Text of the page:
• Vol. 48 No. 1, 25–31
  • 15 January 2019

Translating the Science of Frailty in Singapore: Results from the National Frailty Consensus Discussion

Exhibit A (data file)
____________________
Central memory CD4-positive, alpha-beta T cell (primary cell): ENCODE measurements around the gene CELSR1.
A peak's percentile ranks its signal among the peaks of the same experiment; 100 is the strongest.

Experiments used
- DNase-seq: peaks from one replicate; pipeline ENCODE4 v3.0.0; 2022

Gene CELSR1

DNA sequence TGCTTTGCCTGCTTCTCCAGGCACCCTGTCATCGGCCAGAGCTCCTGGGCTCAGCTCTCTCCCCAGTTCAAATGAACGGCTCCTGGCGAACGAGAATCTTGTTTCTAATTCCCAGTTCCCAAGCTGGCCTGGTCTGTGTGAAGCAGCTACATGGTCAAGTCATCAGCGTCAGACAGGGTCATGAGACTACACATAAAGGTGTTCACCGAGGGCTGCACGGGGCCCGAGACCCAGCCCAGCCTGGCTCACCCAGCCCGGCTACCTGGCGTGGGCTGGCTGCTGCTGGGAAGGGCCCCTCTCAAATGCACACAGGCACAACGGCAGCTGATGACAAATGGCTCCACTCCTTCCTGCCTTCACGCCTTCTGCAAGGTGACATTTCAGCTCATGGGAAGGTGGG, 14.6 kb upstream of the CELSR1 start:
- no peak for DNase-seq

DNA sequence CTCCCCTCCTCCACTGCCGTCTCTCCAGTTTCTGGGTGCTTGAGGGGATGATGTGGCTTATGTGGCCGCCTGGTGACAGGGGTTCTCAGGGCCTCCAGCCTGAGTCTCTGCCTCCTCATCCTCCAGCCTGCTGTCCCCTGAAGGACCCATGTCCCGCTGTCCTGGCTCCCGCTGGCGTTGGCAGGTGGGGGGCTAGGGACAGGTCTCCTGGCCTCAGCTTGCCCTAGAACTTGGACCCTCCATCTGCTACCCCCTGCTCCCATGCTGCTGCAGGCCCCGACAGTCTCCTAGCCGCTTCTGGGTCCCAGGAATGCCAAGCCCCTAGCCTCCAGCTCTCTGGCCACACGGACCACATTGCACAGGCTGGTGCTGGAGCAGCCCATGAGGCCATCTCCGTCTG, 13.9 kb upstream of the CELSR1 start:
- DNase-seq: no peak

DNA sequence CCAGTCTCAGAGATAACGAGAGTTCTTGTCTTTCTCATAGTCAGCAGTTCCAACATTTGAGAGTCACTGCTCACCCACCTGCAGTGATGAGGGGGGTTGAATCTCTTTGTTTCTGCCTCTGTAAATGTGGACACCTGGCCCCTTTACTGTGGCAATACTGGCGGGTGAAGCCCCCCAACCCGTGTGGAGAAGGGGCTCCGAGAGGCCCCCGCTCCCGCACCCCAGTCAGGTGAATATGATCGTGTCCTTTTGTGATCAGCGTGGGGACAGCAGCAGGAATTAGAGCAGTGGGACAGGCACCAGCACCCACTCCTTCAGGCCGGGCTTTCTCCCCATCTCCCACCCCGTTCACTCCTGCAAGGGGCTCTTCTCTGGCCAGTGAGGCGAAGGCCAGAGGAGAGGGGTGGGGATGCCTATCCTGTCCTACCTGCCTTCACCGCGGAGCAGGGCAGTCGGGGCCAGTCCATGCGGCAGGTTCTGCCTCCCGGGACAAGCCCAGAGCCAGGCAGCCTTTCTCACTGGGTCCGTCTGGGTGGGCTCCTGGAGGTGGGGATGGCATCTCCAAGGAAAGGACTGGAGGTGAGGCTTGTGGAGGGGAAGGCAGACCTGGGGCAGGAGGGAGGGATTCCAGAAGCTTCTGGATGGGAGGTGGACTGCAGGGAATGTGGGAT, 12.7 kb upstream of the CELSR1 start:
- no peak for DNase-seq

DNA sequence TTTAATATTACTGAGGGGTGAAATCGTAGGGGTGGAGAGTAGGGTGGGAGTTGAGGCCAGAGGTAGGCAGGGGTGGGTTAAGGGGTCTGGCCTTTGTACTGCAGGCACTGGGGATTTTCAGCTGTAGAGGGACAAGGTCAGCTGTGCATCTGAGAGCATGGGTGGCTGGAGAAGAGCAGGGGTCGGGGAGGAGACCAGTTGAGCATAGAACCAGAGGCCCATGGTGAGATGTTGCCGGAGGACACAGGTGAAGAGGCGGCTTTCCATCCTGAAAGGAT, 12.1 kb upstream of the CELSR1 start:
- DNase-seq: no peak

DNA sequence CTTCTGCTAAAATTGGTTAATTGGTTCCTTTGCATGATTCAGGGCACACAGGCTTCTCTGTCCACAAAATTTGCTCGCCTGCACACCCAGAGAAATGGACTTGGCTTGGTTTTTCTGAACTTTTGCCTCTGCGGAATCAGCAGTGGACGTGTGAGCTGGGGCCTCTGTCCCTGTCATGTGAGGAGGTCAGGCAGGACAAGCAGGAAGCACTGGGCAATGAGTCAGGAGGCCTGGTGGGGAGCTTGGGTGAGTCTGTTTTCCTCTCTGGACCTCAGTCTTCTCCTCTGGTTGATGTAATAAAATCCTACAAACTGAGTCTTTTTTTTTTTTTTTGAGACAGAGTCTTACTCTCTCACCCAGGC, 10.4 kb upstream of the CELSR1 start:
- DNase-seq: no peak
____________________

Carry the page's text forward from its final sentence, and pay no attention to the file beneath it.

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Frailty is an age-related risk state characterised by multisystem deficits with loss of physiologic reserves, which increase the vulnerability of older adults such that even trivial stressor events can lead to a higher risk of negative health-related outcomes.1 Against the backdrop of population ageing, the prevalence of frailty in community-dwelling older adults in the Asia-Pacific region is expected to increase exponentially from the current reported figures of 3.5% to 27%.2 The incremental effect on ambulatory health expenditure approximates an additional 750 Euros per person per year even for people with the very mildest degree of frailty (sometimes called ‘prefrailty’), and doubles to 1500 Euros per person per year for those with varying degrees of clinically apparent frailty.3 Not surprisingly, the burgeoning number of people living with frailty has been described as an emerging public health priority.

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